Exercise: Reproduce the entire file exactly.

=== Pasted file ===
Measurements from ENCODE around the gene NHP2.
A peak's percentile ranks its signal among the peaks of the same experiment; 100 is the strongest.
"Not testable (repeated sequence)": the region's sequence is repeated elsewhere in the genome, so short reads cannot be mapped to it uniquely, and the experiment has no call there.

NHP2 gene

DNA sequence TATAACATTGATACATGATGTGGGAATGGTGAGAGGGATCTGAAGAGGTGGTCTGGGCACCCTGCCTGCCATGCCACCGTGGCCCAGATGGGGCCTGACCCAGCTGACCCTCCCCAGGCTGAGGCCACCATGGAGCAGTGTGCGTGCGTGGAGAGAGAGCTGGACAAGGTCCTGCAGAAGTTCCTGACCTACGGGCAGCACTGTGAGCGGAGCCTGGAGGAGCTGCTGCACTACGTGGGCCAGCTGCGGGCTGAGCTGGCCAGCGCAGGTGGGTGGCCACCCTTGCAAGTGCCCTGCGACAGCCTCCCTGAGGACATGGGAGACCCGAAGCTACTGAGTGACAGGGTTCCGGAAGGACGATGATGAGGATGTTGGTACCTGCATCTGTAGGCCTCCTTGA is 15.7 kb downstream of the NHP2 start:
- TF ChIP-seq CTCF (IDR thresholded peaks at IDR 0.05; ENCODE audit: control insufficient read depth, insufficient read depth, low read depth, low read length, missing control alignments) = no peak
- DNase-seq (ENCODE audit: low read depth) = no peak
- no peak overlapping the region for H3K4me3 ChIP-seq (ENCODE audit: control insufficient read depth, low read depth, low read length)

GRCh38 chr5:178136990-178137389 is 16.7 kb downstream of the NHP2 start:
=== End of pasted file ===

Measurements from ENCODE around the gene NHP2.
A peak's percentile ranks its signal among the peaks of the same experiment; 100 is the strongest.
"Not testable (repeated sequence)": the region's sequence is repeated elsewhere in the genome, so short reads cannot be mapped to it uniquely, and the experiment has no call there.

NHP2 gene

DNA sequence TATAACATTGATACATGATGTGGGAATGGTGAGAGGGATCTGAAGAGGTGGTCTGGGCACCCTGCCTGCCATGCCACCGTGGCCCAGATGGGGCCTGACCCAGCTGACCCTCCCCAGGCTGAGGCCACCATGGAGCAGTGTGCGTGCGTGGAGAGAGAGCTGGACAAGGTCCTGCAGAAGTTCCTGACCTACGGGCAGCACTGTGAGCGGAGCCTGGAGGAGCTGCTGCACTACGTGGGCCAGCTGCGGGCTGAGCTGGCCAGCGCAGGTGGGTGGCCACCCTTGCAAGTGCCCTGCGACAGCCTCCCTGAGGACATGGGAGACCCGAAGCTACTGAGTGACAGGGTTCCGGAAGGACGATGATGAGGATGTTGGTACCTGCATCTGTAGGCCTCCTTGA is 15.7 kb downstream of the NHP2 start:
- TF ChIP-seq CTCF (IDR thresholded peaks at IDR 0.05; ENCODE audit: control insufficient read depth, insufficient read depth, low read depth, low read length, missing control alignments) = no peak
- DNase-seq (ENCODE audit: low read depth) = no peak
- no peak overlapping the region for H3K4me3 ChIP-seq (ENCODE audit: control insufficient read depth, low read depth, low read length)

GRCh38 chr5:178136990-178137389 is 16.7 kb downstream of the NHP2 start: